Unlocking 100 years of scientific papers: How Scholarcy partnered with BMJ to further I4OCEmma Warren-Jones
Reference mining is fundamental to the creation of citation networks and rich, discoverable digital libraries. In recent years, a number of tools have been developed to address this need, but they are often limited by input format, infrastructure requirements and runtime performance. The most recent developments in this space have focused on reference mining PDFs from arts and humanities literature, but there’s a growing need for a fast, accurate way of extracting and parsing references from a wide range of documents and formats across the full research landscape.
The Challenge for BMJ
The BMJ has an archive extending to hundreds of thousands of articles (some dating back to the 1840s) that exist only in PDF format. At the end of 2018, BMJ wanted to mine these PDFs for references and automatically structure them in CrossRef XML format, to make them widely available to the research community as part of the Initiative for Open Citations (I4OC). The publisher needed a fast, efficient way to extract, parse and link citations from over 200,000 articles, across 29 journals, to their source documents to support the open citation initiative and make their archives more discoverable.
Digital Strategy Lead for Research at BMJ, Helen King, was looking for solutions to this problem towards the end of last year, and explains:
“We were considering a range of solutions to help us mine our archives, extract millions of references, and automatically structure them in CrossRef XML format to make them available to the community as part of the Open Citations Initiative.
We had spoken to Phil Gooch, Scholarcy’s founder, and were impressed by the tool’s use of machine-learning and automated linguistic analysis to extract key facts, references and data from research papers. The other thing that really struck us about Scholarcy was the speed of its reference extraction and parsing processes, with the ability to process 1000 PDFs per minute at an accuracy of up to 95%.”
The Challenge for Scholarcy
1. Converting over 20 different reference styles to a consistent format
In January of this year, BMJ gave us access to 200,000 articles (148GB of data) in PDF format. Most of these had been published between 1960-1998, but some dated back to the 1840s. Although by the late-1980s/early 1990s most journals had moved to the Vancouver referencing format, earlier issues of each journal had their own referencing style, so we needed to convert up to 29 different styles into the CrossRef XML format as part of the project.
2. OCR: What you see isn’t always what you get
Each PDF had previously been scanned as an image and run through Optical Character Recognition (OCR) software. This meant that our machine learning models had to handle a wide range of inconsistent and noisy data, along with many different referencing styles, formats and typesetting quirks. For example, in some early issues, 1 would be typeset as a serif letter ‘I’ and 0 as a small letter ‘o’.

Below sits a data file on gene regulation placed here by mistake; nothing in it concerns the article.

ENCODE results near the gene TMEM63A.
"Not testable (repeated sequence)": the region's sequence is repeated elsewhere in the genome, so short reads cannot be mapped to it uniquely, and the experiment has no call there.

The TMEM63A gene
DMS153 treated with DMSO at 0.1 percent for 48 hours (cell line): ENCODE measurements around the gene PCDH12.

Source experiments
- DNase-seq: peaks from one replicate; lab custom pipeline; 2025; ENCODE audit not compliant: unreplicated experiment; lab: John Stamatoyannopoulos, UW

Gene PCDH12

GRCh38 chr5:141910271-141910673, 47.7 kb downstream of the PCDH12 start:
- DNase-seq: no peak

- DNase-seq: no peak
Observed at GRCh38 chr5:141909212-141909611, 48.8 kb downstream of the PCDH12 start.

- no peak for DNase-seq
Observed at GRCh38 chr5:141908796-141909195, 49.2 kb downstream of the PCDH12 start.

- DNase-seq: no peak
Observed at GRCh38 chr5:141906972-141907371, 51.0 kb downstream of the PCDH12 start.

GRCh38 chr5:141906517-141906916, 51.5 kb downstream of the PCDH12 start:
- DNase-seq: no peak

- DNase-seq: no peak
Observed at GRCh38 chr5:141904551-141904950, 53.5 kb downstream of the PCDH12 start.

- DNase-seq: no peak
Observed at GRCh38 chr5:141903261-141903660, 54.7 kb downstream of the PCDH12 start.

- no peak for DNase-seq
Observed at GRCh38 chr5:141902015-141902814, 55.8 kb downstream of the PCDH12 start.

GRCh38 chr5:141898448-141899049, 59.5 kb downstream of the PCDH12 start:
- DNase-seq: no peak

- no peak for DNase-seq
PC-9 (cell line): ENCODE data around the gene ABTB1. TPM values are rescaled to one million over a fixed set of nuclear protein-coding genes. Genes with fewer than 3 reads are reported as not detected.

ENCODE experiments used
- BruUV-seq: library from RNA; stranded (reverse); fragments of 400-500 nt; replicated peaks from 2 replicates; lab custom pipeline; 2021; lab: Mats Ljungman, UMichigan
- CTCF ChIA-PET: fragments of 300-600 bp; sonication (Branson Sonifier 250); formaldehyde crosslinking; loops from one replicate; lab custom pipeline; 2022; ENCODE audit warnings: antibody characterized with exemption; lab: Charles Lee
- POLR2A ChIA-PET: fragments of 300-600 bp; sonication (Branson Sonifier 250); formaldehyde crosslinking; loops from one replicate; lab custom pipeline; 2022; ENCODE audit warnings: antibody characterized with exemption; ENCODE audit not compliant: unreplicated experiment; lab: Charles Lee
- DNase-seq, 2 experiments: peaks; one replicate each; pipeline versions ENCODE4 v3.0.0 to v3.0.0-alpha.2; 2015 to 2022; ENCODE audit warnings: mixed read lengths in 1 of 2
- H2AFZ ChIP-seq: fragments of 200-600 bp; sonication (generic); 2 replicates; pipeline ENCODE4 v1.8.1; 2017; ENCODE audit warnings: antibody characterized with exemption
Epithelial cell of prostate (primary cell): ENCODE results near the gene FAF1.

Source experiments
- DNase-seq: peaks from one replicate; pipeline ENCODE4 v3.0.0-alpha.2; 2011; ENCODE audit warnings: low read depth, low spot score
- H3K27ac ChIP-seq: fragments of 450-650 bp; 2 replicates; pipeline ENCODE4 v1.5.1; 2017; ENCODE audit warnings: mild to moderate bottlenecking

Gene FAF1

In scanned articles, the references section often looks like this on screen and in print:
But the raw OCR text extracted from the PDF looks like this:
Our machine learning models had to turn this noisy data in clean, structured references like this:
3. Older articles don’t always have a defined references section
What we found with many articles in BMJ’s archive, particularly those written before 1960, was that references could occur anywhere in the article. This meant that Scholarcy’s models had to be adapted to accurately extract all referenced sources in an article, regardless of their location, formatting or conformity to more recent publishing protocols.
4. Many single file PDFs contained multiple articles
Another challenge we faced was, of the PDF files to be processed, around 40,000 contained multiple articles. Again, Scholarcy’s algorithms needed to be able to identify and accurately parse multiple articles from a single file, before going on to extract all references for each corresponding article. This segmentation was achieved by using fuzzy matching to locate each article title within the PDF, and then reading from there until the start of the next article or the end of the file.
From requirements gathering, algorithm refinement, to the process of extracting over 2 million citations as validated XML records in CrossRef, the entire project ran for 12 weeks. Publications which particularly benefited included the British Medical Journal itself (279,000 new records), Gut (177,000), Journal of Clinical Pathology (171,000) and Journal of Neurology, Neurosurgery and Psychiatry (168,000).
99.9% of the extracted records were fully valid XML. In only 0.1% of cases, the XML required some manual correction to meet CrossRef validation standards. The records were uploaded to CrossRef and are now available as open citations for anyone to reuse.
Talking about the results of the joint BMJ-Scholarcy initiative, Helen King said:
“The speed and accuracy of Scholarcy’s reference extraction exceeded our expectations. I don’t think we could have achieved the same results in such a short time period with other external or internal solutions. As a result of this initiative, we’ve substantially enriched the CrossRef network and breathed new life into thousands of important papers, decades and even centuries old.”